My vote is for the "Charlie the Barbarian" option. It just makes the most sense to my mangled mind.
Here's one way it makes sense to me: Charlie, whoever and whatever "he" (for lack of a determinate gender) is, worked for a side a long time ago. Possibly as a caster, possibly as a warlord, possibly as a piker. This side either has or gains the Arkendish. Maybe Charlie has a hand in this, the way Stanley did, but not necessarily. The side is then taken down and taken down hard. Given Charlie's behavior it is could likely be the result of information getting into the wrong hands. Charlie manages to get away with the dish as a barbarian, and is at this point attuned with it. Not having the having the ability to start an official side, he finds a stronghold in the mountains and begins the work of "carrying on". As a barbarian, he cannot manufacture units, but as an arkendish wielder he can produce archons (some of which have the capacity to produce golems), which he then does. Of course, the limitations of technically being a "non-side" go beyond production and he finds he cannot expand, nor can he maintain his forces via traditional methods (such as sacking and pillaging and threatening like a civilized overlord). The only way a barbarian can manage to either be sucked up by a side (unacceptable in Charlie's case) or hire out as mercenaries. The archons and the arkendish both provide an exceptional amount of power and versatility that allow him to function uniquely well as a mercenary unit, but he suffers two additional limitations. First, he discovers that it is a "bubble" business, as others have described it, with ballooning expenses that can only be paid through expanding markets that can only be managed by increased workforce which then requires greater expenses and the only way to keep from collapsing under the weight of it all is to keep it growing. Second, the huge amount of resources and influence he controls would make him a very tempting target if anyone ever figured out he was a barbarian. As a result, he "fakes" a side, calling himself an overlord and setting things up so that his odd behavior is viewed by clients as eccentric rather than desperate. Of course, Charlie has learned the lesson about loose lips and sinking ships, so he controls information as tightly as possible, trying to portray this trait as beneficial in a mercenary company rather than a sign that something isn't right.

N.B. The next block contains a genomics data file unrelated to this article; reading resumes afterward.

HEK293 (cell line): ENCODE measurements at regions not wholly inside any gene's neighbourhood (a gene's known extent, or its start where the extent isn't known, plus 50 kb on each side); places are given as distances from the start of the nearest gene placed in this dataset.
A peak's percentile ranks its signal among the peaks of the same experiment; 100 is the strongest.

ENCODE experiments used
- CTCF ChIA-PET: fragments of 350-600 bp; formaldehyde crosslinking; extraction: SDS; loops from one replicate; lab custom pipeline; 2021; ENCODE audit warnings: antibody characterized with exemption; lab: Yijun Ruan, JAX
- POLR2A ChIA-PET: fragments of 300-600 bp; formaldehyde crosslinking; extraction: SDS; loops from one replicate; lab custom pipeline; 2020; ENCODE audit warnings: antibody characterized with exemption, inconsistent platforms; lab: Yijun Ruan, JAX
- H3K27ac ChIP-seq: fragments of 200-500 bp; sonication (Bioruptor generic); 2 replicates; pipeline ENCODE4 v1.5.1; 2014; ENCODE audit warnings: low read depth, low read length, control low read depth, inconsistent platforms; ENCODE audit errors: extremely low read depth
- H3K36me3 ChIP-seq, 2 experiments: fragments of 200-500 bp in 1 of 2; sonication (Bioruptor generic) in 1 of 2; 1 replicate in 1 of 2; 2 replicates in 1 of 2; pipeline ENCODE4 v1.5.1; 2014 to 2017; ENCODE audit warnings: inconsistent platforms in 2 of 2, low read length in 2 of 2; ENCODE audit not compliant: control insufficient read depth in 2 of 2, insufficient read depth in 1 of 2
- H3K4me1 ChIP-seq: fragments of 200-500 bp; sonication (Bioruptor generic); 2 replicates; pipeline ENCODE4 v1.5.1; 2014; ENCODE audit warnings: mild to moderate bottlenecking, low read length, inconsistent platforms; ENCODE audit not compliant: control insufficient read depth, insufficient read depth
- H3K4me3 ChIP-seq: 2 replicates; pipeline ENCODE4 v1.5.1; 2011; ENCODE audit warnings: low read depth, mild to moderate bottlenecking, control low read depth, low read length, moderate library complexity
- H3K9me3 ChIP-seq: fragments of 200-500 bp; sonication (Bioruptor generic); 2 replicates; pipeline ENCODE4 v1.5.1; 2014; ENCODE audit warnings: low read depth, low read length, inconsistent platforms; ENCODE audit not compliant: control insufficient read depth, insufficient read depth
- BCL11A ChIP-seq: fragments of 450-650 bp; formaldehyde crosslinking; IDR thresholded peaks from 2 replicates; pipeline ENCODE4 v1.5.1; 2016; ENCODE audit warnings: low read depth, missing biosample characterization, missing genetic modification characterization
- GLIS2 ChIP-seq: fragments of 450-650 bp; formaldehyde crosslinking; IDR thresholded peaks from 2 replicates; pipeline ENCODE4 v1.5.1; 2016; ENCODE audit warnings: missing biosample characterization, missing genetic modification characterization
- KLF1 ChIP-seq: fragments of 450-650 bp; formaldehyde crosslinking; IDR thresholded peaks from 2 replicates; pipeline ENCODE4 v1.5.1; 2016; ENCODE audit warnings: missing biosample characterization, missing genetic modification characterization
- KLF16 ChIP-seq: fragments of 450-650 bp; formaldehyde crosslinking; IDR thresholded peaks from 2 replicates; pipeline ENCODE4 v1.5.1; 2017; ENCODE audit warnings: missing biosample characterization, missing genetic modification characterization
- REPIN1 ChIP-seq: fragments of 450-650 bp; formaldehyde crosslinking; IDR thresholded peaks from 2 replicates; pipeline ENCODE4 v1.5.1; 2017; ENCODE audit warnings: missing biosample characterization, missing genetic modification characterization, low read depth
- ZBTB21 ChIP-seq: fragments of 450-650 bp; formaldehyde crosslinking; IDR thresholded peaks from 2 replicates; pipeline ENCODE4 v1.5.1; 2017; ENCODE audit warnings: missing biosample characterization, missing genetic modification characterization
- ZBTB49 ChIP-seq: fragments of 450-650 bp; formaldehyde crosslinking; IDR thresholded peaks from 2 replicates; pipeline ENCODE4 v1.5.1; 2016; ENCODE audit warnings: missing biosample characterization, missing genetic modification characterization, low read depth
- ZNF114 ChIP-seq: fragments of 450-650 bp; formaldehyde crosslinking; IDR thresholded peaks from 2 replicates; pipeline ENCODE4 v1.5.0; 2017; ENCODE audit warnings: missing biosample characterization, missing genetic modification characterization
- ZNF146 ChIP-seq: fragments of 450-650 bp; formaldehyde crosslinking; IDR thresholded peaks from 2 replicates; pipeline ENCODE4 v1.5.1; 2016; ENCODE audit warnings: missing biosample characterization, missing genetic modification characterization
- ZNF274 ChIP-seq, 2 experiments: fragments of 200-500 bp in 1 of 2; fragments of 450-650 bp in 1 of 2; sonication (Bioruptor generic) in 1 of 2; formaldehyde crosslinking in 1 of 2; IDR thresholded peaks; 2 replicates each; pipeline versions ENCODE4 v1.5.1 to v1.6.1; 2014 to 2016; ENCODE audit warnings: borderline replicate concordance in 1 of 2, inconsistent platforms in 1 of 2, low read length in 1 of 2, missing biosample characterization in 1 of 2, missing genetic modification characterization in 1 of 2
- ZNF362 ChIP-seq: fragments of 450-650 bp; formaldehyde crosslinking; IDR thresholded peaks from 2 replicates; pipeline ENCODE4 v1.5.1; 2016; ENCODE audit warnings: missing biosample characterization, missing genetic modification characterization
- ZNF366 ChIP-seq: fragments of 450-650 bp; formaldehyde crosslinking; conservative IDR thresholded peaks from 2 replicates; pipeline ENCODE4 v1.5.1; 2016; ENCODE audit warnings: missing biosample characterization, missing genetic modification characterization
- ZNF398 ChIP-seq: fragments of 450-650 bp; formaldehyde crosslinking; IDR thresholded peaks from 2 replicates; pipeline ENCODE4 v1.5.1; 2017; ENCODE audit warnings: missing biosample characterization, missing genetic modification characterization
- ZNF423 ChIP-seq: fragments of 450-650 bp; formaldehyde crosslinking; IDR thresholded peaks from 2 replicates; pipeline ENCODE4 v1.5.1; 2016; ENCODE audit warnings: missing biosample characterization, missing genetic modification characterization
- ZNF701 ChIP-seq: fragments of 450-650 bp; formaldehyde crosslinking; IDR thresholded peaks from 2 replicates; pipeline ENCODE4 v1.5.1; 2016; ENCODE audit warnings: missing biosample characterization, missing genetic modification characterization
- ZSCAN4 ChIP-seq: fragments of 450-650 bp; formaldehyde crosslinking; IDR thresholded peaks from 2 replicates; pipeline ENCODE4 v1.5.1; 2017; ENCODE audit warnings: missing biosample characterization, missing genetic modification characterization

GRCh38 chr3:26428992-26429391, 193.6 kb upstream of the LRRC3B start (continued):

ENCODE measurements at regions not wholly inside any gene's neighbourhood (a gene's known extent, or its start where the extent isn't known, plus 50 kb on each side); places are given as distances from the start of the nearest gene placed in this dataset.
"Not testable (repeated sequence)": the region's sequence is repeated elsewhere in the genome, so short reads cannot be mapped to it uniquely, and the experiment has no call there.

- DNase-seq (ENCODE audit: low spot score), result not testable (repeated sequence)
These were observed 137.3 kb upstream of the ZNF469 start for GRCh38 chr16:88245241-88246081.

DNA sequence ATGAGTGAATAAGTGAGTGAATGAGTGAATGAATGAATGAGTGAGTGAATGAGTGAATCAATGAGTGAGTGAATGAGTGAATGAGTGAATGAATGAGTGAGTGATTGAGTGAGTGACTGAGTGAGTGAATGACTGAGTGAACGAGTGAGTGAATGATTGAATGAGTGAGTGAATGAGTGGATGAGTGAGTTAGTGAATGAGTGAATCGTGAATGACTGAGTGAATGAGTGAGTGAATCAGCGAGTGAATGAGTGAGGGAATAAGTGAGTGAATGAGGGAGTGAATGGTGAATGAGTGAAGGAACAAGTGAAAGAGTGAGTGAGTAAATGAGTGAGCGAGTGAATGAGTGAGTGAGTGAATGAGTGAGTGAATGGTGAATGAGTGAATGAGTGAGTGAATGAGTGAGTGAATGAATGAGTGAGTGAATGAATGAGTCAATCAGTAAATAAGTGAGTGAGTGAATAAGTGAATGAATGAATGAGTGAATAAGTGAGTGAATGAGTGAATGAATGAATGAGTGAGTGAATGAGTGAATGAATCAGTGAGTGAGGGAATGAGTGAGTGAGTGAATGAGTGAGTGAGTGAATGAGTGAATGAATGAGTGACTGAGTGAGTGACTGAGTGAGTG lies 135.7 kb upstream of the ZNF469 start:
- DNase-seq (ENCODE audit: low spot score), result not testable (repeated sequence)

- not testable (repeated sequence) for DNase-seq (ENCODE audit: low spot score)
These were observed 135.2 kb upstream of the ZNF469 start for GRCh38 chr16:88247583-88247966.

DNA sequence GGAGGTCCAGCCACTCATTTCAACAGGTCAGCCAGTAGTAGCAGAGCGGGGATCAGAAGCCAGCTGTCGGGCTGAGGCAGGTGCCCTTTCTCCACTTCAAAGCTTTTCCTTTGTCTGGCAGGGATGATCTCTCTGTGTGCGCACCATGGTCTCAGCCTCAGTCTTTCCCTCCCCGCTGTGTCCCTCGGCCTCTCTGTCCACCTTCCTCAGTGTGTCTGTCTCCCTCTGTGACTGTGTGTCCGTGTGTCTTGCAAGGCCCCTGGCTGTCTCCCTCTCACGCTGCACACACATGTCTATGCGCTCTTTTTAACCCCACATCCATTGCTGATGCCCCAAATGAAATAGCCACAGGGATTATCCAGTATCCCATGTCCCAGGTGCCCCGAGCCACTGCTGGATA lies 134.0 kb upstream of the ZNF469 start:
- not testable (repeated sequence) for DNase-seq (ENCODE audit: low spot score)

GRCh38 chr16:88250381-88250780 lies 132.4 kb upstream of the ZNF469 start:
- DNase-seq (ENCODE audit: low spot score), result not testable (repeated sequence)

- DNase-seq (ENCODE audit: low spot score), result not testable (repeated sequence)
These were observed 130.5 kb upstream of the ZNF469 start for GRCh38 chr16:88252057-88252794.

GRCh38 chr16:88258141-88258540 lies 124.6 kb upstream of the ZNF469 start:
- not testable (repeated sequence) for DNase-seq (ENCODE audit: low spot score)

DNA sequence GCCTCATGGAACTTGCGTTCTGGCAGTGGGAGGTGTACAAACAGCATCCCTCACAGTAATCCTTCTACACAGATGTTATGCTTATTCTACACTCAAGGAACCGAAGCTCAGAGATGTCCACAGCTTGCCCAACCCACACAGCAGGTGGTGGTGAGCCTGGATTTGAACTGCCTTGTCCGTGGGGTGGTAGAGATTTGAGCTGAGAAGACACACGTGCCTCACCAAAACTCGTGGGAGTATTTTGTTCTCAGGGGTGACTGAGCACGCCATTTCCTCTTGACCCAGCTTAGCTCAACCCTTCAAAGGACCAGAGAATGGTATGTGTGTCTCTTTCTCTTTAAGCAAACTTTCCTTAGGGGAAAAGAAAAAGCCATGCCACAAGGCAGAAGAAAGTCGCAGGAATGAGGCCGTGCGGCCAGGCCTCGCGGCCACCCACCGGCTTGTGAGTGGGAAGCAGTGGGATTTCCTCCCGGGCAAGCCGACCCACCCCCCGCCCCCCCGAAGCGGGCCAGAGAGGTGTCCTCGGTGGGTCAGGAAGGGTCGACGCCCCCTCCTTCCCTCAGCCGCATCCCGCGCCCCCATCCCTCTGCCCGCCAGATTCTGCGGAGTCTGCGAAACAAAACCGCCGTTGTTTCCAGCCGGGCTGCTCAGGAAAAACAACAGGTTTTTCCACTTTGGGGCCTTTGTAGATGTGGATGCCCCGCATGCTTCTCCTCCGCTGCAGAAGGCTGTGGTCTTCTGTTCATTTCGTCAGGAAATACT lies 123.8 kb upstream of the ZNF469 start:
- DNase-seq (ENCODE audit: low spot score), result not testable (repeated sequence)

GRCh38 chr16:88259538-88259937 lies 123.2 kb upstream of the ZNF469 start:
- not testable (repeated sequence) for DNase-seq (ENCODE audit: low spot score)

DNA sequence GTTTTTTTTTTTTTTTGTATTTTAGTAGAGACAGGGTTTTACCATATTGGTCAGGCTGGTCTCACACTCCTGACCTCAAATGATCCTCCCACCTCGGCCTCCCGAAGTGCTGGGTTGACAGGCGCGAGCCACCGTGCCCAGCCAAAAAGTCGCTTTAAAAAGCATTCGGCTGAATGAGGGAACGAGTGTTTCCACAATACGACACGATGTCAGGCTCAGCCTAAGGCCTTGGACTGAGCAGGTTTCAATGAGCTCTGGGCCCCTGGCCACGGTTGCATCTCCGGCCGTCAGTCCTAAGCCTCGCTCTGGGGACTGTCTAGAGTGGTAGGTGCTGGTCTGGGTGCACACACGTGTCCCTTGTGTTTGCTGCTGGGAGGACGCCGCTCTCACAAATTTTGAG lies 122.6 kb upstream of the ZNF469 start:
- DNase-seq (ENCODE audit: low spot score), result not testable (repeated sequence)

That's just one possible theory (I've got a half dozen more that are no less fleshed out), but there are a couple other thoughts I had on Charlie and his archons:
* Charlie is not the dish nor anything more alien than Parson. Charlie is described as being able to share his abilities with archons, particularly his inner circle, which in turn means that not all the work attributed to Charlie is done by him. The autonomy of the archons would allow him to assign one of his inner circle to each theater of war, thus creating a very shallow hierarchy with extremely minimal loss of information control. Never underestimate the power of delegation in the hands of someone who can do it correctly.
* Charlie refers to the Battle for Gobwin Knob as "the great western conflict". This insinuates a few interesting things about his perspective, particularly that he considers it to be limited to possibly 25% to 50% of his potential market. That kind of percentage requires some careful consideration and, until he included Parson into his calculations, he was being very conservative about it all - it was only his greed for Parson's brain and bracer (sweetened by the promise of the pliers) that caused him to make choices that have damaged his credibility. Yes, he was holding out at first for more money, but that only makes sense: if he pushes too hard, he dillutes his value and the prices he can command per archon would drop while their upkeep did not. If you want to make the big bucks, you make sure they know you're worth it and you make sure they know they can't get the same quality elsewhere for cheaper.
* Charlie knows each casualty by name. 600 archons and he refers to each by name when fall. Surely, part of that is due to the arkendish, but I think it also hints at an aspect of his psyche. Most erfworlders don't seem to bother learning about their subordinates, probably because they die so quickly and even erfworlders seem to know the pain of loss. It's a defensive mechanism, since numbers hurt less than names. It's only after you lose just about everything, when all you have left are the few stubborn handful that didn't have sense to leave or die, that such a mindset breaks and one begins to have the same value as one hundred or one hundred thousand. Stanley is a moderate example of this. I think its quite possible that Charlie is even more so. Of course, he could also be using their names as a ploy to justify charging more next time. That's the fun of Charlie. He's kinda like an rorshach test, so ambiguous that what you see says more about you than it does about him.